DDT remains the prime suspect
in declining male fertility
North American and especially
counts are way off the mark. Theories abound on why
Widespread suspicions that
male fertility is falling appear to have been confirmed
by news from Britain, where a British Fertility Society
meeting in Liverpool heard this month that men's average
sperm count has fallen by nearly a third since 1989.
Researchers say their findings, based on 16,000 semen
samples taken from 7,500 men who attended the Aberdeen
Fertility Centre, "cause concern." They say that the
average sperm count has fallen from 87 million sperm
per millilitre in 1989 to 62 million in 2002 -- a 29%
drop. According to the lead researcher, Dr Siladitya
Bhattacharya, "There has been an increase in men seeking
treatment for male infertility... but whether this is
due to a significant increase in this condition or because
men are more aware of new techniques we cannot say."
His group plans further studies to test the quality
as well as the quantity of sperm in these samples.
The rate of decline is similar
to reports from France and other European countries,
although sperm counts among British men are even below
the European average. It's generally agreed that sperm
counts are falling twice as fast in Europe as in North
The problem first attracted
serious attention in 1992 when Danish research in the
British Medical Journal suggested a worldwide
decline of about 1% a year. In 1995 a study of 1,300
fertile semen donors in Paris, published in the New
England Journal of Medicine, found that sperm counts
had fallen by an average of 2% each year in the previous
two decades. The incidence of testicular cancer has
been rising steadily. There is also strong evidence
of an increase in hypospadias (when a male child is
born with an abnormal penis) and cryptorchidism (when
the testes fail to descend into their normal position).
The past year has produced
a number of possible explanations for these phenomena.
The January 1 issue of the American Journal of Epidemiology
carried a Scandinavian study that found lower sperm
counts and smaller testes among men whose mothers smoked
during pregnancy. The American Society for Reproductive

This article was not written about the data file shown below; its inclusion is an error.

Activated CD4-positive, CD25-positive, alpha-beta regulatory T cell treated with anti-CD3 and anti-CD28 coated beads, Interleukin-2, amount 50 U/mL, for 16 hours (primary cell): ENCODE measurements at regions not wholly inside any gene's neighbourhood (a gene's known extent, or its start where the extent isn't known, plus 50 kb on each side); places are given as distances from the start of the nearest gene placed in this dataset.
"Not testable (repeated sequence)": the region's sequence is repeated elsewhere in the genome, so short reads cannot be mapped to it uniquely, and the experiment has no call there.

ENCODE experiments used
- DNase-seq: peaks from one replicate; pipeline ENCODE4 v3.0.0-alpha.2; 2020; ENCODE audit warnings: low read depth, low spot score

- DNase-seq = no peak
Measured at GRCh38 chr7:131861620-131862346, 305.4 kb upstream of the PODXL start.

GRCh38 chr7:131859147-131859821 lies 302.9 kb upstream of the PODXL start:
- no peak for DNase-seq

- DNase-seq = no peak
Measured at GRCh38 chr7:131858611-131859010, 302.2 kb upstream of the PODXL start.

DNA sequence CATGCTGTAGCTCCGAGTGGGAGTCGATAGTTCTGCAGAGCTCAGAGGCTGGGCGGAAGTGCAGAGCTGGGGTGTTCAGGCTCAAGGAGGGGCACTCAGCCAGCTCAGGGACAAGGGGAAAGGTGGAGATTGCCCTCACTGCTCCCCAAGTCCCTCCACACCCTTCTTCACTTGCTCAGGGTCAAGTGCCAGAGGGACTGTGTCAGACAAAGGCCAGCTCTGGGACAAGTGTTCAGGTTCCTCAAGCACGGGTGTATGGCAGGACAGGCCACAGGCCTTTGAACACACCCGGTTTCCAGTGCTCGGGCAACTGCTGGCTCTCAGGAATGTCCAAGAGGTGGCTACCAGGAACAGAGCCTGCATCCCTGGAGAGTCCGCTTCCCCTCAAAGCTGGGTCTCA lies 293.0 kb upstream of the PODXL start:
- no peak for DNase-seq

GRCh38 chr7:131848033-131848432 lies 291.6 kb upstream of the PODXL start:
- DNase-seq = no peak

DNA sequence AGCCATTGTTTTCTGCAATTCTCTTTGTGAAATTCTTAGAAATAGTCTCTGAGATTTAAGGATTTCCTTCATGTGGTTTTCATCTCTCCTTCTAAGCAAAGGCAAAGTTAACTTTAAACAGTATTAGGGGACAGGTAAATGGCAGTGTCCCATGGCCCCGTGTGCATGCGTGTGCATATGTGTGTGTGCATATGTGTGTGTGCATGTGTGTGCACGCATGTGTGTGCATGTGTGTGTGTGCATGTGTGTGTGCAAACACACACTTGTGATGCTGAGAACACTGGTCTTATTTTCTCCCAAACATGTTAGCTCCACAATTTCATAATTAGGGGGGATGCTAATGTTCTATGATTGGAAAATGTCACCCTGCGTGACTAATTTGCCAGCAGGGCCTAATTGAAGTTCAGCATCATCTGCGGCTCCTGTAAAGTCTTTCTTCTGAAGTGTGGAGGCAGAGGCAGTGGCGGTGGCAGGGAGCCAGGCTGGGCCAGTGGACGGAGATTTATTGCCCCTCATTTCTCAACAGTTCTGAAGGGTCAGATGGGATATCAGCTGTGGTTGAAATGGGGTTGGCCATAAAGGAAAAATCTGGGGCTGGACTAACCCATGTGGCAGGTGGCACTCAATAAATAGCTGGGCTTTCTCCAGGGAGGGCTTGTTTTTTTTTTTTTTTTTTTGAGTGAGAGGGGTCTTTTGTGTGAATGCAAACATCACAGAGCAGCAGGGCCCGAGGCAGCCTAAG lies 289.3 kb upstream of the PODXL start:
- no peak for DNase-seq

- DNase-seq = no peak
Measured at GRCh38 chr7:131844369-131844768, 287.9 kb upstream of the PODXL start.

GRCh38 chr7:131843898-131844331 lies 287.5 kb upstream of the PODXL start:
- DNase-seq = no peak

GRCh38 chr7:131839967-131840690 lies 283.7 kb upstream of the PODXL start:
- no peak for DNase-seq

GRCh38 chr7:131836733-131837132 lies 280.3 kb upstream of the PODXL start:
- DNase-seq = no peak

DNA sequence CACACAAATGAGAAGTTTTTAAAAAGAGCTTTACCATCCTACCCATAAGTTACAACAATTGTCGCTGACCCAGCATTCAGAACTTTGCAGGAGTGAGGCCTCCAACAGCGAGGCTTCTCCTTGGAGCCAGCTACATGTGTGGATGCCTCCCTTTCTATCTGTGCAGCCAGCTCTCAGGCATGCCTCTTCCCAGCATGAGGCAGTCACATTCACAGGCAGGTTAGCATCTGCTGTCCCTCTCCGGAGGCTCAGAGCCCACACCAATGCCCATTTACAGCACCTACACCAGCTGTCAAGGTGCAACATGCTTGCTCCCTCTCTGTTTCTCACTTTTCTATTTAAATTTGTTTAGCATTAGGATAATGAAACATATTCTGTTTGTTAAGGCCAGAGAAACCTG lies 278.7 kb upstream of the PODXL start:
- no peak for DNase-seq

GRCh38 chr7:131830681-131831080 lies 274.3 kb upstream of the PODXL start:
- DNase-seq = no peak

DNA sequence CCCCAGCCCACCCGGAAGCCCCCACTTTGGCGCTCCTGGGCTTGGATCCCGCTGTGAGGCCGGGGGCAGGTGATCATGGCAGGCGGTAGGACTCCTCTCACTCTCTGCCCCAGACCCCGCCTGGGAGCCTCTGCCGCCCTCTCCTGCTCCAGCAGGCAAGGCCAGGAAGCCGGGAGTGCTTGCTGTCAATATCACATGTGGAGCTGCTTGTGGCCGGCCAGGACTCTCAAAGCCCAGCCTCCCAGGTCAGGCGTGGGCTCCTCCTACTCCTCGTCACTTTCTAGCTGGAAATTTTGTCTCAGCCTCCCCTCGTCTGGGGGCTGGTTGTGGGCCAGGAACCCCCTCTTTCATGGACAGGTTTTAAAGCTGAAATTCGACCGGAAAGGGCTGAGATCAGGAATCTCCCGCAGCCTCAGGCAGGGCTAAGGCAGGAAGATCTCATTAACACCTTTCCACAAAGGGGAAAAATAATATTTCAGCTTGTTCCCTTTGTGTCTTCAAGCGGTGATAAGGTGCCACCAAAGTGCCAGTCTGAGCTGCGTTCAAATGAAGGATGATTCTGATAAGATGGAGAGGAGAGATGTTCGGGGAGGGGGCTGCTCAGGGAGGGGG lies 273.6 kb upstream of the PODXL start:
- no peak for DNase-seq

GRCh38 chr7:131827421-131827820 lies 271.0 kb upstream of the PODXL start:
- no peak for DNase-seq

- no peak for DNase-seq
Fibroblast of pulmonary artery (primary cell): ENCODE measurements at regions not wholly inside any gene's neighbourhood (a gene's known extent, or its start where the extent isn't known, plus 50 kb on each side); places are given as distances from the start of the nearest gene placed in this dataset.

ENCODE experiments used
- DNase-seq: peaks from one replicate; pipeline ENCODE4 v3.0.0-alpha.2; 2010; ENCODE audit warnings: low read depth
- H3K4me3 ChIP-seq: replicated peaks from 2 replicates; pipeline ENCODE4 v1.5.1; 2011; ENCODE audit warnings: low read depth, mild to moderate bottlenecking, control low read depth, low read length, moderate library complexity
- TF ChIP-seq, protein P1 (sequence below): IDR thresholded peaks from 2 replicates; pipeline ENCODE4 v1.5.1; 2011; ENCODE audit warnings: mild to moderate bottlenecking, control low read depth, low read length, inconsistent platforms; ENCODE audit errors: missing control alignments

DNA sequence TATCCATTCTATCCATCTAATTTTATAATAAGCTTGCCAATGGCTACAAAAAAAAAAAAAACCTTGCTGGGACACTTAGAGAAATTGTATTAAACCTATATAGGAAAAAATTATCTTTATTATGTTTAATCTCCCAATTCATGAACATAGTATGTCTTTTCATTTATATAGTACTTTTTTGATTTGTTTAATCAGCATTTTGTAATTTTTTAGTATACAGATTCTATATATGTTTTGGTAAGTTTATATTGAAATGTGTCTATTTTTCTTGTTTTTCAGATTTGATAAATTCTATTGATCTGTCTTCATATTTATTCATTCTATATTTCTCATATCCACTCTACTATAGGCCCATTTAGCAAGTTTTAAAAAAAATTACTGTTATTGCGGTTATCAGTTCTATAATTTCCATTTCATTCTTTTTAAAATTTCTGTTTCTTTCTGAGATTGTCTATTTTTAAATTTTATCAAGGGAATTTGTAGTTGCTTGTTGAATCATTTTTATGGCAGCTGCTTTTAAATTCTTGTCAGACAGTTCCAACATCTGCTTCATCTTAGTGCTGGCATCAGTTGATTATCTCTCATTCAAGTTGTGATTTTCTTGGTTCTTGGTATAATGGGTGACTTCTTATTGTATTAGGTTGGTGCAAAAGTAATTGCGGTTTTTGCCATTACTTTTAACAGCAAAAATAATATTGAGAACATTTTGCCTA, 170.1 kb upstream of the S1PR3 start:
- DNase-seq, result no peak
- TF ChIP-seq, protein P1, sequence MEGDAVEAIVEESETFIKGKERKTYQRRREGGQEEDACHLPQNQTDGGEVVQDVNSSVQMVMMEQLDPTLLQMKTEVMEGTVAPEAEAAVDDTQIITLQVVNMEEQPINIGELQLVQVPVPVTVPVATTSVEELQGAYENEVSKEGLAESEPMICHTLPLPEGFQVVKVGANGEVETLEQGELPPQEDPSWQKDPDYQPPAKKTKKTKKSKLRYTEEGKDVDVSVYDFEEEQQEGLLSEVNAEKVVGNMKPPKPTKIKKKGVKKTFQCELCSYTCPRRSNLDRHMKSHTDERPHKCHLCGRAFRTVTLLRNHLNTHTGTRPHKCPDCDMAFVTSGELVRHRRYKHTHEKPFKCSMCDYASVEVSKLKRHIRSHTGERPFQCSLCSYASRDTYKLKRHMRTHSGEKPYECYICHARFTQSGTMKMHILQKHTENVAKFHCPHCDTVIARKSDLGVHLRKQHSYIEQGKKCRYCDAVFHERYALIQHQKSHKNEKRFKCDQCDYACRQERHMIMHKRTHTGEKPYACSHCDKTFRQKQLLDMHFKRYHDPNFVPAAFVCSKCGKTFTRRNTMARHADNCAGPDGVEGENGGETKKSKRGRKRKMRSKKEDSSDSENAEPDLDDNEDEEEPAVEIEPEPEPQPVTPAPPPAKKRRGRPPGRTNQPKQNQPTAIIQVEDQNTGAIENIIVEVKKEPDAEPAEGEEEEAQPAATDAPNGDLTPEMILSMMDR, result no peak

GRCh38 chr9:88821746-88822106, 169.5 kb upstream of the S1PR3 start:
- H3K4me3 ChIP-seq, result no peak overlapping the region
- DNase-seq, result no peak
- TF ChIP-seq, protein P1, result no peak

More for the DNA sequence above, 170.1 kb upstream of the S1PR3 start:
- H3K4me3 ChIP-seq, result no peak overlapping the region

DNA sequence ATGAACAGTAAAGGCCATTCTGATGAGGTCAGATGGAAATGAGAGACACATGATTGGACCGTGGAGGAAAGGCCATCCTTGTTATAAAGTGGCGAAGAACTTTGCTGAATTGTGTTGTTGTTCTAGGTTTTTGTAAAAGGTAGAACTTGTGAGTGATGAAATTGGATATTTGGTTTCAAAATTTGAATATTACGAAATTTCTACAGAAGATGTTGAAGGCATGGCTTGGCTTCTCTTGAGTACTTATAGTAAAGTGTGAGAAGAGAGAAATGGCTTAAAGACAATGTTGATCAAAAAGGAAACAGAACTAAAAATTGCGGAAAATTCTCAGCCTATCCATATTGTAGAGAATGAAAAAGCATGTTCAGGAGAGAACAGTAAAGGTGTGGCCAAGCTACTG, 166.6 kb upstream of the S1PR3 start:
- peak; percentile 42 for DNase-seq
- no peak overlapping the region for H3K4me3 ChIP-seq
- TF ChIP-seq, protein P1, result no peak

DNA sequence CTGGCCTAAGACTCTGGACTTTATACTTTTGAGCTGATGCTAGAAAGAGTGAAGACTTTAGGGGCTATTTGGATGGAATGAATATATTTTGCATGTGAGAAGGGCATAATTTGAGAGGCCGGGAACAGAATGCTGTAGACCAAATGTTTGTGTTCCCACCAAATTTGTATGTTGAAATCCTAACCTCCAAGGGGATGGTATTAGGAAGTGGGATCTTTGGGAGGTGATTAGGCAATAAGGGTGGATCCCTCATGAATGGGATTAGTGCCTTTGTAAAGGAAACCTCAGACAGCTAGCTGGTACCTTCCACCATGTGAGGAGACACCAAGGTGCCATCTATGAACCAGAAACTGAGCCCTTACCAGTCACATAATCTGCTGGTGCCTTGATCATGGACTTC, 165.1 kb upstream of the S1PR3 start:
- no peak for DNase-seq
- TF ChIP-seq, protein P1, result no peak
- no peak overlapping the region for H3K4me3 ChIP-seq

Medicine's 2003 annual meeting was told of studies linking
marijuana to lower sperm count and lead pollution to
poorer sperm motility. Another team, from Berkeley,
found that sperm motility declines faster than previously
thought as men age. But none of these theories could
account for the scale of the decline. The same meeting
heard that obesity correlates with low sperm count.
But if obesity were the root cause of the problem, the
US would have seen a faster decline than Europe.
One of the most interesting
hypotheses appeared in the Journal of Epidemiology
in 2002. Authors proposed an evolutionary mechanism
for falling sperm counts. In previous centuries, they
said, men with good reproductive health tended to have
more children than those with lower sperm counts. Nowadays
in the West, most men stop at two or three children
for socioeconomic reasons, irrespective of sperm count.
Natural selection, they argued, has therefore relaxed
its vigilance against poor reproductive health in developed
The theory is elegant but
apparently wrong. When French researchers tested it
against actual birth data, they found that changes in
fecundity could account for only a small part of the
problem. Some other mechanism is at work.
The prime suspect is the
insecticide DDT (dicophane). At the end of WWII it was
hailed as a wonder weapon against a range of diseases,
especially malaria. A chemical in the insecticide called
p,p'-DDE has strong estrogenic and anti-androgenic properties.
Wherever it is found in high concentrations, there is
evidence of demasculinisation. Florida's Lake Apopka,
with extremely high levels of DDT pollution, is swimming
with androgynous alligators.
Other problematic chemicals
are alkyl phenol ethoxylates and nonylphenol ethoxylates
widely used in industrial detergents, paints and pesticides
as surfactants. Agricultural pesticides are clearly
implicated and go a long way to explain the geographical
variation of male fertility. Within Europe it is isolated
Finland, with its minimal agriculture, that has the
highest sperm counts.
Although DDT has been banned
or restricted for two decades in the developed world,
its persistence means that it can still be traced in
all humans. It is still in widespread use in many malarial
zones, from where it can be exported via food or the
atmosphere. Little or no action has been taken to restrict
other estrogenic compounds in the environment. The problem
of falling sperm counts is bound to get worse before
it gets better.